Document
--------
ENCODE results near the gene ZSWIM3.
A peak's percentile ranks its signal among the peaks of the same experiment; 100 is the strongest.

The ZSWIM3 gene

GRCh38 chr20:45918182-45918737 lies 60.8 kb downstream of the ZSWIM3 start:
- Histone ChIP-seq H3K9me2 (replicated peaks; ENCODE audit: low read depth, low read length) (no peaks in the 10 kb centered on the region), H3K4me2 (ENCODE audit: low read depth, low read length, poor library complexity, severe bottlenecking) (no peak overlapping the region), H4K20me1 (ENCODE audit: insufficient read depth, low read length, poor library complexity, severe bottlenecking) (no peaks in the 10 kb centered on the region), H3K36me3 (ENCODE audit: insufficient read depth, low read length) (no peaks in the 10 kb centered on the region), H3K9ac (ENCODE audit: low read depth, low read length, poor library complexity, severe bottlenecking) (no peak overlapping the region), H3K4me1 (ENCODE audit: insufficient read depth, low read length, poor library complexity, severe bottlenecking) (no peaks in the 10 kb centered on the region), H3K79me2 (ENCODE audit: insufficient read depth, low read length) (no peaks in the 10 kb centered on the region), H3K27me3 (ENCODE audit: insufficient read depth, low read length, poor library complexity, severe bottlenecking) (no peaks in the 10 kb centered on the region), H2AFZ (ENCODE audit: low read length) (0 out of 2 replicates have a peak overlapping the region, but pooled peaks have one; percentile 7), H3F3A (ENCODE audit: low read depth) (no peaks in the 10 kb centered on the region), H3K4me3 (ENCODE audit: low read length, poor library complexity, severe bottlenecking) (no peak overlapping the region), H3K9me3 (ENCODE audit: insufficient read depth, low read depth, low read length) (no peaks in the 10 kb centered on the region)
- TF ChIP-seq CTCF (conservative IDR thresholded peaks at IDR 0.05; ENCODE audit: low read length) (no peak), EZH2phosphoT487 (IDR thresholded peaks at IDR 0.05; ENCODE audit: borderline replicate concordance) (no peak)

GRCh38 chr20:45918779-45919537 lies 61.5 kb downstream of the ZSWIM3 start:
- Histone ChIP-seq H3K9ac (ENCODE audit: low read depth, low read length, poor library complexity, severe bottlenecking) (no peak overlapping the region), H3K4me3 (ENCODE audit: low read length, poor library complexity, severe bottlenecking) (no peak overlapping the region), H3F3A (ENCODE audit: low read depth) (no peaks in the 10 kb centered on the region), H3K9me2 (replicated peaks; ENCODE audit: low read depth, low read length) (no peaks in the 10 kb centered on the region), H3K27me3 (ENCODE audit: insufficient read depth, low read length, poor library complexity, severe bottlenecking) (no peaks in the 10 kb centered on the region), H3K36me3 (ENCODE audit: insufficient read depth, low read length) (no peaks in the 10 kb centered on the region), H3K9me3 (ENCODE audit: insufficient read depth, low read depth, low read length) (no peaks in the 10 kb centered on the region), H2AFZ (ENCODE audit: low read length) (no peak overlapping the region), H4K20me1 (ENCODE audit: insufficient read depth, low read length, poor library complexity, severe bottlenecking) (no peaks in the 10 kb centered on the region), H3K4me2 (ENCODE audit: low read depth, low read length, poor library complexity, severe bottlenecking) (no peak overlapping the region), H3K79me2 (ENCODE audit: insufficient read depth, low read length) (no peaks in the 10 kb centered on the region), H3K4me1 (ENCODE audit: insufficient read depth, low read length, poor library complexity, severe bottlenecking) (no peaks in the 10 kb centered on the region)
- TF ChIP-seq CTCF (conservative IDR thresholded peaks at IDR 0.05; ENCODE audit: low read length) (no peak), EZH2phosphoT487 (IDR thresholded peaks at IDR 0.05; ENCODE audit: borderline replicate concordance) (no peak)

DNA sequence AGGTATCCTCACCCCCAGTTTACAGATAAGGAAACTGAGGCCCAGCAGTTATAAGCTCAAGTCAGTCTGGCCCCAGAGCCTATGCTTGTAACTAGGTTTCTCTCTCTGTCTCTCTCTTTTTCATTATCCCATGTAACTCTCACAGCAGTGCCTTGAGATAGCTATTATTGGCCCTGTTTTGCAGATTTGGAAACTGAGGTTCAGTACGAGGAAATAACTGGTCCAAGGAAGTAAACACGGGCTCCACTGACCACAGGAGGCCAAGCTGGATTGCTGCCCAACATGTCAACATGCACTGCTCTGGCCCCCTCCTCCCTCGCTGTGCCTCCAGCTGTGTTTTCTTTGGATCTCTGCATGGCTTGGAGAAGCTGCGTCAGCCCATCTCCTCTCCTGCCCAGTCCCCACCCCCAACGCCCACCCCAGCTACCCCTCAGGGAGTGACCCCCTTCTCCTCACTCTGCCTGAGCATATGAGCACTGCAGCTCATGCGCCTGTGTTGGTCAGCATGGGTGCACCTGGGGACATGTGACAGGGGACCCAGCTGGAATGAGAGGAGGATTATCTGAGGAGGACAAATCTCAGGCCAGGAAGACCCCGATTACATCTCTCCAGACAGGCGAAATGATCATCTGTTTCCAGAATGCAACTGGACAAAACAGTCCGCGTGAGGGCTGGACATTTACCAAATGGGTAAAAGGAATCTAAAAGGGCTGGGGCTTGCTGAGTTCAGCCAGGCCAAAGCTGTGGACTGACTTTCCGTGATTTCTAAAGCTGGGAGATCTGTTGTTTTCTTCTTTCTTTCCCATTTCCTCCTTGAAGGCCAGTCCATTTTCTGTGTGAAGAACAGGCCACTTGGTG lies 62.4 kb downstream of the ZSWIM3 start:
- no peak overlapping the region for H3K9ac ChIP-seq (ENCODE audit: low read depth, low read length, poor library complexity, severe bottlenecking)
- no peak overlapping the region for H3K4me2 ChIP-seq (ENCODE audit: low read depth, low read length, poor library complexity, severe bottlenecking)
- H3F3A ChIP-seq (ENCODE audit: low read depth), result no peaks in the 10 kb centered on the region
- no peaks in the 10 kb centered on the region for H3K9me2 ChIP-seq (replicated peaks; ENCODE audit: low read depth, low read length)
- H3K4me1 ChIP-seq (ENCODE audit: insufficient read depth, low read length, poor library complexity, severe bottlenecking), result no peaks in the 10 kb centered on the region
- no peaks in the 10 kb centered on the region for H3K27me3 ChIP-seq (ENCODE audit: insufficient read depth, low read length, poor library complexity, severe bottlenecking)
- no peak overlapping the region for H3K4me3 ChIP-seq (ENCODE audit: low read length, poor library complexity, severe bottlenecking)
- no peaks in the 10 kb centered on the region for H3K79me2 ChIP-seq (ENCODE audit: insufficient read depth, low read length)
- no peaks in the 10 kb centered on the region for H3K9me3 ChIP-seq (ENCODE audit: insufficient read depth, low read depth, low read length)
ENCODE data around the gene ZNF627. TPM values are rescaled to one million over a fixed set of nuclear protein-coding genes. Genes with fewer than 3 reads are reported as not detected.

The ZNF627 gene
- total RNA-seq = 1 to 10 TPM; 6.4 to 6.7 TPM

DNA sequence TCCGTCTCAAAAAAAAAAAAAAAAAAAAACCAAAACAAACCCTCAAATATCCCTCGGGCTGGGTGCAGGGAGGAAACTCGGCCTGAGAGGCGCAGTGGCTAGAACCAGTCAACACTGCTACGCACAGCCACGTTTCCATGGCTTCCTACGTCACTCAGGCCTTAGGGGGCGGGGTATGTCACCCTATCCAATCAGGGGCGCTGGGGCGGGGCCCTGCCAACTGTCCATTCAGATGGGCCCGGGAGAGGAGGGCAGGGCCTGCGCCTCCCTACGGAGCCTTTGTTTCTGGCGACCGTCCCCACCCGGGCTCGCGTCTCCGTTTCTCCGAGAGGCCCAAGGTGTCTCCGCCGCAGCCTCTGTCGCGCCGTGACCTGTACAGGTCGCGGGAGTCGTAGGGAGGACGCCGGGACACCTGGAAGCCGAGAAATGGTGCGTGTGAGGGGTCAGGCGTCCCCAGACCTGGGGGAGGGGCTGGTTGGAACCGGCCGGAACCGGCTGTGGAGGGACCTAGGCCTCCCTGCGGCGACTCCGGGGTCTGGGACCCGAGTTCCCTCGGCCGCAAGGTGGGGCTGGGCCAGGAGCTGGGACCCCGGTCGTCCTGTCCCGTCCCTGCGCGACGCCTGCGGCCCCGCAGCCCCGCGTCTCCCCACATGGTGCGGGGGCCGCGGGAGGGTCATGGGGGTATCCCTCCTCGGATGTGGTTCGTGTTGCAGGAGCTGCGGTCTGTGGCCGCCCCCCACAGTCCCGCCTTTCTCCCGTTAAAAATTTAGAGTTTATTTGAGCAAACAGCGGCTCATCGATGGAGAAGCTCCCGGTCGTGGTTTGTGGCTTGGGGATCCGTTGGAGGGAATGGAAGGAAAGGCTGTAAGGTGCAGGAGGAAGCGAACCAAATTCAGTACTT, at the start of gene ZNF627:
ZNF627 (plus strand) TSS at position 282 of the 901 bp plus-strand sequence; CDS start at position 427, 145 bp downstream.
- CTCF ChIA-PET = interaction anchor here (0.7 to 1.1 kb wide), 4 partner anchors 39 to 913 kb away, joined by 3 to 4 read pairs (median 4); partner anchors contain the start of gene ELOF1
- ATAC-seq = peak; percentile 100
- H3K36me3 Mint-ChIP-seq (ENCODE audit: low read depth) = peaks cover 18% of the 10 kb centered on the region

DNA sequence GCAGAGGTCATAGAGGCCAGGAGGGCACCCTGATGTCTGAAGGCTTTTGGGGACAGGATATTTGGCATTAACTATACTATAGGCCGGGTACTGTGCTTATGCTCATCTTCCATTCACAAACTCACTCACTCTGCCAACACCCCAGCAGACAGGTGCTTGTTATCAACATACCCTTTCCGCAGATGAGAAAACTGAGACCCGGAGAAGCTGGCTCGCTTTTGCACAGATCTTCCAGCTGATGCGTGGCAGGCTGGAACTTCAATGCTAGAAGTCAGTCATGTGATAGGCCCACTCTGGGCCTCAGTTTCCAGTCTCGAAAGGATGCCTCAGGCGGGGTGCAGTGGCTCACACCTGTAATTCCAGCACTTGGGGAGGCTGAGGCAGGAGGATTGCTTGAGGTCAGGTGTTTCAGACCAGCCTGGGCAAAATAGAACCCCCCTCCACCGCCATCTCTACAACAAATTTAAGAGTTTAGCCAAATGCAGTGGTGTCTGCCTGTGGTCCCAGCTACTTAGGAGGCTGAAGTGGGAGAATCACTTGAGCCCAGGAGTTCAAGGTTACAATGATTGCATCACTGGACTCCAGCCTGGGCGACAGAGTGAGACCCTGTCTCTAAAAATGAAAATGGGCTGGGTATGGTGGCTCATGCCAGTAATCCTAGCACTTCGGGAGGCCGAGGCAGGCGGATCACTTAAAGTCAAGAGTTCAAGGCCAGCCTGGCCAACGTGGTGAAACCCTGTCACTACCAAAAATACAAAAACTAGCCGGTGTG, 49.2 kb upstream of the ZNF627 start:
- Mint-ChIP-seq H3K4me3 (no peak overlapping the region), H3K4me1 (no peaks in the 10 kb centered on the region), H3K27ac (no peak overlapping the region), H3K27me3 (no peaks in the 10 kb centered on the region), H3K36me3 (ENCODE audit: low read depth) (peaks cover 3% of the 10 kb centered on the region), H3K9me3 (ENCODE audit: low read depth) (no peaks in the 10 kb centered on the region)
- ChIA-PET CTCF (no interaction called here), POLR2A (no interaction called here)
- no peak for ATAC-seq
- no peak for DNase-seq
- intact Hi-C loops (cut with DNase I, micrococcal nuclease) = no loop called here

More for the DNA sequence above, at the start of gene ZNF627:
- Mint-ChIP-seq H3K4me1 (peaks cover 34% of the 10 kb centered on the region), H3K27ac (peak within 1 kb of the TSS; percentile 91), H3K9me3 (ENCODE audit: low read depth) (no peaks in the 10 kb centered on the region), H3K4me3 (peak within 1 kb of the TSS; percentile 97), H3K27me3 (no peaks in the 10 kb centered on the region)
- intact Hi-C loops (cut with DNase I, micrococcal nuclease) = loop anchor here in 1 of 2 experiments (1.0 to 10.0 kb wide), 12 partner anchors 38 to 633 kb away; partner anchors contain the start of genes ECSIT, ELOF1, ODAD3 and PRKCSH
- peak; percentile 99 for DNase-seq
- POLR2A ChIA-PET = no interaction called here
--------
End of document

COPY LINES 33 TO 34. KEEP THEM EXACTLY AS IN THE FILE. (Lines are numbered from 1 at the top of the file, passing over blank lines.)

- intact Hi-C loops (cut with DNase I, micrococcal nuclease) = no loop called here

More for the DNA sequence above, at the start of gene ZNF627: